Hotels roll with the punches to keep rooms occupied

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aerial view of city during daytime

FOR a city with just 5.6 million people and a severe cap on tourists because of the ongoing global pandemic, it may come as a surprise that some hotels in Singapore are achieving high occupancies on weekends.

Starved of overseas travel, Singaporeans and other residents have been going on staycations at a steady clip. And as the year-end peak season approaches, more hotels are re-opening their doors to meet this demand for a short respite on home turf.

But there are various factors at play for hotel occupancies, checks by The Business Times showed.

Hotels that have stayed shut to staycation guests until recently include those that were contracted by the Singapore government for some months now to house those serving quarantine.

The names of these hotels are largely up for speculation, as the list has not been made public. BT understands that some hotels might be wary of the potential stigma of being linked to those in quarantine.

BT’s checks turned up different categories of hotels operating:

  • Government quarantine facilities (GQFs), contracted fully by the government for those serving quarantine;
  • Stay-Home Notice or SHN-dedicated facilities for those serving SHN, such as incoming travellers; and
  • Partially contracted SHN dedicated facilities, which can take on leisure guests, provided they set up stringent protocols – segregated blocks, wings or floors – so as to separate those serving SHN from leisure guests or business travellers, said the Singapore Tourism Board. (Business travellers include those given the green light for essential travel, such as under fast-lane arrangements.)

Some hotels are not listed as SHN hotels, but offer an SHN rate to travellers who choose to serve their SHN there.

It is understood, however, that hotel allocation is not left to choice for those serving quarantine: Some get a sea view at a five-star hotel, and others, a less exciting vantage.

The Straits Times reported in July that more than half of Singapore’s 67,000 hotel rooms were being used for isolation and quarantine facilities and for those serving SHNs.

In a recent report on Singapore’s listed hospitality reits, CGS-CIMB analysts Eing Kar Mei and Lock Mun Yee highlighted that more hotels have been approved for staycations as they were removed from the government hotel booking scheme.

As of Oct 15, there were 223 hotels approved for staycations, up from a reported 80 or so in late July. (As at end 2019, Singapore had 424 hotels.)

The analysts said hospitality Reits in Singapore enjoyed occupancy rates of over 90 per cent in Q3, thanks in large part to “alternative businesses”, such as government contracts and foreign workers displaced by border closures.

Hotels typically earn higher room rates from leisure guests, so with more rooms made available as more hotels hope to ride the staycation wave, overall rates should edge higher.

Opening up to the public is also seen as positive for staff morale in what has been a trying year for the hotel industry.

All this comes as Singaporeans and residents addicted to travel are bone-weary of working from home, or in desperate need of a change of scene.

The average room rates for August had climbed to S$116, said the latest data from the STB, up around 65 per cent from this year’s lowest rate of S$70 in May. August’s rate of S$116 was not even half that of a year ago.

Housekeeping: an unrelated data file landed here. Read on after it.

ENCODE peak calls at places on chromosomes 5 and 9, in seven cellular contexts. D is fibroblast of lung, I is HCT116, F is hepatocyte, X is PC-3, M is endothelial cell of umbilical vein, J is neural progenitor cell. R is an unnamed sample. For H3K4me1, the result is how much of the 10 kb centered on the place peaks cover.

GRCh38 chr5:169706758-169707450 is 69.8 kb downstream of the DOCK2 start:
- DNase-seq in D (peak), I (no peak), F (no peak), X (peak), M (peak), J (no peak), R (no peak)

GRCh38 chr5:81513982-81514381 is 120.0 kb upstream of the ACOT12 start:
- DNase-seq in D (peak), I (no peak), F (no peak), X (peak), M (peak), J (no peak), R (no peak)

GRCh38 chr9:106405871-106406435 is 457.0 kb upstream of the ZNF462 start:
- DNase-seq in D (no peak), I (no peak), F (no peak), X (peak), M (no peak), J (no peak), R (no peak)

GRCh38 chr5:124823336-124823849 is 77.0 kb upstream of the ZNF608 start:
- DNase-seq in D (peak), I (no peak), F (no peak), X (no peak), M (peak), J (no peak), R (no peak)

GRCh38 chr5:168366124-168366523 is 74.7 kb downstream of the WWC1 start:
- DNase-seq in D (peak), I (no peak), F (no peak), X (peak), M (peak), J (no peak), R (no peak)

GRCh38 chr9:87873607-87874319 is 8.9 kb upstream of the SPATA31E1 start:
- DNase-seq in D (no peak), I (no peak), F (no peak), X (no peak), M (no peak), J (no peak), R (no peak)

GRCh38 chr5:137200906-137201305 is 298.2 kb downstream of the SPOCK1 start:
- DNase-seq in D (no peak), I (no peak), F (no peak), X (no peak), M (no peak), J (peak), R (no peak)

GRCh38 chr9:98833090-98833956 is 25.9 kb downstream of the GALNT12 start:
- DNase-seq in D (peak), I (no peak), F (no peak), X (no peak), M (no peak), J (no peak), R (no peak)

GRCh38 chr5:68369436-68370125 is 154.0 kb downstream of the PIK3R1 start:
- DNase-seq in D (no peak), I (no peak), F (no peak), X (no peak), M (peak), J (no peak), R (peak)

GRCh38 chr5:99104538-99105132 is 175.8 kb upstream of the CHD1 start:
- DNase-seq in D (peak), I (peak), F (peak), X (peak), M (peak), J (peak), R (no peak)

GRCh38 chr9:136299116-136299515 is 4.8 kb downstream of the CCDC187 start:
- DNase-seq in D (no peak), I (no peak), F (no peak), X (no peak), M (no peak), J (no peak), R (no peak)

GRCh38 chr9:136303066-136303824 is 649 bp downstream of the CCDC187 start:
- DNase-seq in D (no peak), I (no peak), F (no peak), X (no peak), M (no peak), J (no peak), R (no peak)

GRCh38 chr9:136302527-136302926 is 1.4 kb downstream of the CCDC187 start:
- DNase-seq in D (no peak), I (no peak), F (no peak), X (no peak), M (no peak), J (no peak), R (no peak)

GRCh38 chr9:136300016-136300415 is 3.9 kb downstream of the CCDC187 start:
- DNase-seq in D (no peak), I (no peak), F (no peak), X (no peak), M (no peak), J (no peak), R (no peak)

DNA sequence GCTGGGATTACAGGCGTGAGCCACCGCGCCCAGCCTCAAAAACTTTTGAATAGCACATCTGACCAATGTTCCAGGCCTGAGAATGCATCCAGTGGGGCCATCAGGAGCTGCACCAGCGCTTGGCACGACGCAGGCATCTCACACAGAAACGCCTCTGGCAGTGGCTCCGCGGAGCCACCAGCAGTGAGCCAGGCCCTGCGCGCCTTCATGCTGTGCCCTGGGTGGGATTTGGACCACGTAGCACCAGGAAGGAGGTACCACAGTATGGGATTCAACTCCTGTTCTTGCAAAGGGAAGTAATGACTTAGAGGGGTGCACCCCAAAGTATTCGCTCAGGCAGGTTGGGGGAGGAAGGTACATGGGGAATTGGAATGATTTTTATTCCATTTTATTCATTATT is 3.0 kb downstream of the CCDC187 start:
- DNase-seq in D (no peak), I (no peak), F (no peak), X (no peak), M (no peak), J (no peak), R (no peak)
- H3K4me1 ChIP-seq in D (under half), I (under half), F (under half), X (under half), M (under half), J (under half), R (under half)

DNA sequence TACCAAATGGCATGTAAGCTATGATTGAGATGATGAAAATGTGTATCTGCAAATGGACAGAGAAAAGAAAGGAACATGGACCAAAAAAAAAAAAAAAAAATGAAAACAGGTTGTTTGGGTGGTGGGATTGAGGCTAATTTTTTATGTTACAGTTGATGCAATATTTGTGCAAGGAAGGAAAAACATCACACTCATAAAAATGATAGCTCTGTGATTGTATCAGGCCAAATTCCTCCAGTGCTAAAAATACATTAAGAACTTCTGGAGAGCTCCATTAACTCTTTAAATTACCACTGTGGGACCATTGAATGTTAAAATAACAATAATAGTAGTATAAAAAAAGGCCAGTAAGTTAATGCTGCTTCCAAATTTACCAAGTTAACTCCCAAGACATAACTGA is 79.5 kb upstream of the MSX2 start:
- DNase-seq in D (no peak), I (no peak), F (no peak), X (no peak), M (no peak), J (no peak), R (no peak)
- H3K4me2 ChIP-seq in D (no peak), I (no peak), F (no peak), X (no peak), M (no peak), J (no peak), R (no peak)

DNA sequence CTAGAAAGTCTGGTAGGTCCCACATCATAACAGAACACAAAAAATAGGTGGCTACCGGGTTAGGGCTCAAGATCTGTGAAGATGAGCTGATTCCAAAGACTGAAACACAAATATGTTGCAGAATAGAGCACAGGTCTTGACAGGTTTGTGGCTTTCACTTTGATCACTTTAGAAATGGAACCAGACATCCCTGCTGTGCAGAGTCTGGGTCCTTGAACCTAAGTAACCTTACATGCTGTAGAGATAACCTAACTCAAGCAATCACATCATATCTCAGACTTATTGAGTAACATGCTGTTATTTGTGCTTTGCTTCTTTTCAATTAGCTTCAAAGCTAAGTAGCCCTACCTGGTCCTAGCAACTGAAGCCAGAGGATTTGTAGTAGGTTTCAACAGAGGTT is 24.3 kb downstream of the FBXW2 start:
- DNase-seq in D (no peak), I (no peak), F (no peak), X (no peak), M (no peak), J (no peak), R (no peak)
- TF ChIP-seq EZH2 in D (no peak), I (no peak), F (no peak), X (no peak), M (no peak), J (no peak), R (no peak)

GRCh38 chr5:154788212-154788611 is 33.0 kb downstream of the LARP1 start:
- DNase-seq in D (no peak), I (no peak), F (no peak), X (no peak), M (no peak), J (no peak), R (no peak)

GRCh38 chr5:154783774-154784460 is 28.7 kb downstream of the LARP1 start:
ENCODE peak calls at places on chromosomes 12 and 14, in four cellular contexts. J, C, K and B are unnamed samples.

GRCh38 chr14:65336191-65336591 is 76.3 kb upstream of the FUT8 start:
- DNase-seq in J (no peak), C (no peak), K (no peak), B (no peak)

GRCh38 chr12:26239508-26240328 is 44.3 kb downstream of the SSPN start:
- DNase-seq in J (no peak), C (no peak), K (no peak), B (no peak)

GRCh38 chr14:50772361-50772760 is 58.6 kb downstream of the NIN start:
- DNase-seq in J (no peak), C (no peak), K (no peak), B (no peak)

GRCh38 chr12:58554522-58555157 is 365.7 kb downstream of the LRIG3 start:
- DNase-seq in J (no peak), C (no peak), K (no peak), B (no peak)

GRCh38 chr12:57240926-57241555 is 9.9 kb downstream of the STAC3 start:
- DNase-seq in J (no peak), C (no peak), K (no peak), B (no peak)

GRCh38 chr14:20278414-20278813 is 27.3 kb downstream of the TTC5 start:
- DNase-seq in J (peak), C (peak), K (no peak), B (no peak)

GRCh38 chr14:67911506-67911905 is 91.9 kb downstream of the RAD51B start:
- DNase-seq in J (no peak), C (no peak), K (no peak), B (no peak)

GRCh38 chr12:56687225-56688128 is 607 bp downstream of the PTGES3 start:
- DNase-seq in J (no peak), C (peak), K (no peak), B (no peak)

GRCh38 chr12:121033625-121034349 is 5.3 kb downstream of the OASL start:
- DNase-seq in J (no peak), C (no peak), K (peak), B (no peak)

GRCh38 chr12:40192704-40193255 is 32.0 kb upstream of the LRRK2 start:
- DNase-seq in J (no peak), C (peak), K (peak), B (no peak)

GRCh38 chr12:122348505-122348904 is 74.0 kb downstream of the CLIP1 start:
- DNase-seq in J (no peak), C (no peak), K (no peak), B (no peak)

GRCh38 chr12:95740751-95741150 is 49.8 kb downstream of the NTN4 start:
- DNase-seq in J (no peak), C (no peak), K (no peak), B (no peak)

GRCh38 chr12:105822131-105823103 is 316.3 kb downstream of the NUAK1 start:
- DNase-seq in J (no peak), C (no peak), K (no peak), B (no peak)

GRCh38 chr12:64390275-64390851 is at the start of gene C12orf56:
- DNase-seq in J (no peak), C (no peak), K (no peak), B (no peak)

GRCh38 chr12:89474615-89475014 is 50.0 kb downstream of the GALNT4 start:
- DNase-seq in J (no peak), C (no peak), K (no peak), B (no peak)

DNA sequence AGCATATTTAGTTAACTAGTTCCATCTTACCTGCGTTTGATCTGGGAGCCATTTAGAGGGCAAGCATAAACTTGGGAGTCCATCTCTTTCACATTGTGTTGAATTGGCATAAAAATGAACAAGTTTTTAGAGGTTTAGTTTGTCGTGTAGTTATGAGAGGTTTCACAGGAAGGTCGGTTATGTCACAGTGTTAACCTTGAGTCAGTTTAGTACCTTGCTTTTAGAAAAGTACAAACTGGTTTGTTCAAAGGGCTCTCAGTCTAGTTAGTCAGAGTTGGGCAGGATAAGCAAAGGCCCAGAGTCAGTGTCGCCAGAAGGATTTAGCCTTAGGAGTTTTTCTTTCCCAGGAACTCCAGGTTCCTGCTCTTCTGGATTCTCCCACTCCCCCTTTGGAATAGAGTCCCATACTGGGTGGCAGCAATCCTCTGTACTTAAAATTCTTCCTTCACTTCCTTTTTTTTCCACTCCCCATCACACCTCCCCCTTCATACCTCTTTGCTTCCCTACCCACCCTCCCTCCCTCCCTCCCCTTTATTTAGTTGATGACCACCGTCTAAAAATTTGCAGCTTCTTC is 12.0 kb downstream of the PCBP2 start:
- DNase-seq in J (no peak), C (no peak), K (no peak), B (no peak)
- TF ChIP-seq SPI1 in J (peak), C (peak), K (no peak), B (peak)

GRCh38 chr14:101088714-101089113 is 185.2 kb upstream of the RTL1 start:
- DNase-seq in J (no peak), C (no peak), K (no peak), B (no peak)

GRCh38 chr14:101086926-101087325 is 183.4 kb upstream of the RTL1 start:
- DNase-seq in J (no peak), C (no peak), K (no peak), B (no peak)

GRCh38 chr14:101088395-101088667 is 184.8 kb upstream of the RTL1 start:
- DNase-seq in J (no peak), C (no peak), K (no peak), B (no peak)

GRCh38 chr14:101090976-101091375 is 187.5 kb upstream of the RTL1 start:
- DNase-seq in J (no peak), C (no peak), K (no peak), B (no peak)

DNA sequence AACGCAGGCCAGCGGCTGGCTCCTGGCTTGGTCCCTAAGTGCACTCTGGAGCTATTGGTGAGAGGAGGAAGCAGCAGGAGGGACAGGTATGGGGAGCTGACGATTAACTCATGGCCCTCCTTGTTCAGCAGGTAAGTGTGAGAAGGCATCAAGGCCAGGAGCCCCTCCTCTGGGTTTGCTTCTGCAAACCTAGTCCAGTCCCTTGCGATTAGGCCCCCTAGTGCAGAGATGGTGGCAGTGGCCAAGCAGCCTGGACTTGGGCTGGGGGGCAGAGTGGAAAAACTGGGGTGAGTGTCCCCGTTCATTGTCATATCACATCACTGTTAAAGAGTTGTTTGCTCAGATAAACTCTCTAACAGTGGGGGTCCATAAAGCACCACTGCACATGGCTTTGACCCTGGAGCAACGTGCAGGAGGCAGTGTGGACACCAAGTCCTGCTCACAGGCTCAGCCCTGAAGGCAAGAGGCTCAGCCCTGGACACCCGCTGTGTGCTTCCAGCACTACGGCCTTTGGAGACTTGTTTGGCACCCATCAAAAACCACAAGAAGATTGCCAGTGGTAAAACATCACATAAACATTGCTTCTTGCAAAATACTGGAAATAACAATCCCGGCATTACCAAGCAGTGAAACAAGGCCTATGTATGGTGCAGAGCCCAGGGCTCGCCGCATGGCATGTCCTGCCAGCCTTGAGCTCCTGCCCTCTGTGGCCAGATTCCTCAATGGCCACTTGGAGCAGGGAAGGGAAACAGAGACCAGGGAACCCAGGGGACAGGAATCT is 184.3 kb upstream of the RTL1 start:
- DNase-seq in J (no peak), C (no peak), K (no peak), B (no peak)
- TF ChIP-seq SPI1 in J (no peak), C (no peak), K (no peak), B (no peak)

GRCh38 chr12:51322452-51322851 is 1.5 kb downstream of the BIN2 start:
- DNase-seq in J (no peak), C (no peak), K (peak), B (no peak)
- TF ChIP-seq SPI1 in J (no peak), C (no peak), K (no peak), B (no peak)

Revenue per available room (RevPAR) in August was S$72, down 65.5 per cent from a year ago. But it was also roughly double this year’s lowest rate of S$35 in April. The decline in August was less sharp than in July, when RevPAR was down nearly 74 per cent year on year.

The average occupancy rate for Singapore hotels was 62 per cent in August. It was 38 per cent in April, the industry’s lowest point.

CGS-CIMB said the improvement in RevPAR in August was fuelled in part by the luxury segment, as more hotels opened up for leisure business, pushing room rates upwards.

Anecdotally, hotels offering staycations have occupancies hitting 70-90 per cent on weekends, industry observers said.

Hotels on Sentosa, in particular, are popular among staycationers. A BT check online, based on available rooms, found that a room at The W Singapore-Sentosa Cove in early December would cost over S$700++ for a one-night weekend stay; a room at the Capella that same period would set one back over S$1,000++ .

Meanwhile, Singapore is starting to take steps towards reviving leisure travel with countries in the region that have similarly low rates of infection, which could eventually bolster demand for hotel rooms.

Transport Minister Ong Ye Kung announced recently that Singapore and Hong Kong had reached an in-principle agreement on an air travel bubble; it is hoped it can take off in a matter of weeks.

Singapore has also relaxed border curbs for travellers flying here from Australia (except the state of Victoria), Brunei, New Zealand and Vietnam, although restrictions for those countries remain in place for travellers departing Singapore.

Analysts caution that it may still be a long road head to recovery for the hospitality industry, given the slower-than-expected recovery and sharp fall in tourist volumes.

Last year, about 19.1 million visitors came to Singapore, more than triple Singapore’s population.

Cushman & Wakefield’s associate director of research, Wong Xian Yang said: “Though there is higher demand for staycations, it will likely not be enough to compensate for the lack of tourists.

“Hotels have to adhere to strict social-management measures and will be challenged to operate at maximum capacity.”

He added that hotels will likely have to dangle appealing packages to attract local guests, especially value-conscious customers.

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